If the doctor does call back, do please tell her why you left. She might not even realize, otherwise, what her patients are being put through.

    Reply
    1. Jane

      My experience with previous practices was that the doctor knew but didn’t care or didn’t know how to get the office staff under control. I could tell the doctor. I am aware though that patients and customers are often insane, and therefore my one solitary complaint isn’t likely to be taken seriously. If it’s part of a pattern, maybe then.

      I would like to let the SLP know we liked her a lot, but I’m not sure how to do that without going through the passive-aggressive office manager.

      Reply
  2. CC

    Once upon a time I got a nasty “Your account is about to be turned over for collections” note from a hospital doctor’s billing agent when they had never even sent me a first bill or billed my insurance. After I got done with the billing agent I looked the doctor up in the phone book and sent a copy of our correspondence to her home address. Now you could probably find her on Facebook or LinkedIn.

    Reply
    1. philangelus

      I did find her on LinkedIn; I’m not on Facebook.

      Now interestingly, on LinkedIn she’s the only person listed as an employee of this practice, which has two branches. Also, she doesn’t seem to give her personal contact information, not even on her press releases. So to my mind, that’s a big “Doctor does not care” sign. I would like to at least be able to send a goodbye to the nice SLP, but on the website, they don’t give the names of any of their practitioners. I wonder what that says about their turnover rate?

      Reply
  3. Normandie

    Good for you, Jane!

    Reply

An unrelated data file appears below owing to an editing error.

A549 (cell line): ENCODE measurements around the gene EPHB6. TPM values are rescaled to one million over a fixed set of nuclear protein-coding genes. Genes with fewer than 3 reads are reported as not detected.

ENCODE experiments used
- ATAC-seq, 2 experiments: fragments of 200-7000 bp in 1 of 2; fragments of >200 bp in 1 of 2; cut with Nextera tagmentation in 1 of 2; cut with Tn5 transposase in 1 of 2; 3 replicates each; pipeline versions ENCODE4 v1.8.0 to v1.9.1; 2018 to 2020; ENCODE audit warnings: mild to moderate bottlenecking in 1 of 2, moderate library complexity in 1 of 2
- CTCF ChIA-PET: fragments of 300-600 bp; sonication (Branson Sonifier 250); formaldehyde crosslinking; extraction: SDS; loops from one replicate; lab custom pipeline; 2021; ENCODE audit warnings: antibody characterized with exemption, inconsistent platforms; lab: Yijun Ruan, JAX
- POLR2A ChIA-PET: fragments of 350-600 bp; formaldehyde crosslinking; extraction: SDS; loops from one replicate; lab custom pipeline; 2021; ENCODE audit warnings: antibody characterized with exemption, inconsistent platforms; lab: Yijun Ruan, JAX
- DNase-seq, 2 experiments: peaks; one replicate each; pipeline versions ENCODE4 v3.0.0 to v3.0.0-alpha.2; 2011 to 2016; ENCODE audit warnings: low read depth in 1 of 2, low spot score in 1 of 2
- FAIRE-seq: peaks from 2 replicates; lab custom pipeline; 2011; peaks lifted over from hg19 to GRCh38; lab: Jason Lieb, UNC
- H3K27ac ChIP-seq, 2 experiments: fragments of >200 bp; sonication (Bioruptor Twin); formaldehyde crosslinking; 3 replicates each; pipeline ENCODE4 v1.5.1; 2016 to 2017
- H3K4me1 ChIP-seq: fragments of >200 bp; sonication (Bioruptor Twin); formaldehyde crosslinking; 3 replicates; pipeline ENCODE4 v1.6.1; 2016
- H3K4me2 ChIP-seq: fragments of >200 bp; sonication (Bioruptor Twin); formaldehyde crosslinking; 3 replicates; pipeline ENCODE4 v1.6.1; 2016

4. Elizabeth D.

    Ridiculous! I don’t blame you for leaving. I’m glad your daughter was at least receiving decent therapy through this practice– it’s sad you have to sever that relationship when she is making progress. I work in speech therapy down here in Texas. I was afraid this was going to be a “my daughter is receiving substandard therapy!” post. Those always burn my toast. I hate to think of a kiddo not being helped. 🙂

    If it were me, I would call the practice and ask for the SLP’s name. If they ask why, tell them you would like to mail her a thank you card for working with your daughter.Then just send it to the practice with her name on it. I’m not sure there would be any other way to contact her at this point. I’m sure she would really appreciate it.

    Good luck! Still love your blog! 🙂

    Reply
    1. philangelus

      Thanks!

      I’ll probably call sometime today when I know she’s there and try to talk to her or get her voicemail. I spent about ten minutes navigating their phone tree two nights ago, trying to find her voicemail box, and she’s not in the phone tree. Neither is she (nor anyone else!) listed on the practice’s website.

      It’s too bad I can’t just drop by you and pay you to do the rest of the speech therapy sessions. 🙂 But you’re a bit far of a drive from Angelborough.

      Reply
  5. Tana Bevan

    Good for you!

    Reply
  6. Amelia Sunderland

    We left our family doc because the office staff was hopelessly bad and then our doc’s nurse (whom we loved) left. I said after a three-hour visit (of which five minutes were spent with the doctor) that if ONE MORE THING went wrong we were done. And then of course one more thing went wrong. The girls are with a great pediatricians’ office now.

    Reply
    1. philangelus

      When I get to the “one more thing” stage, I usually find I’m looking for something to go wrong, so I just get out of there. Staff can completely ruin a relationship with a doctor.

      Reply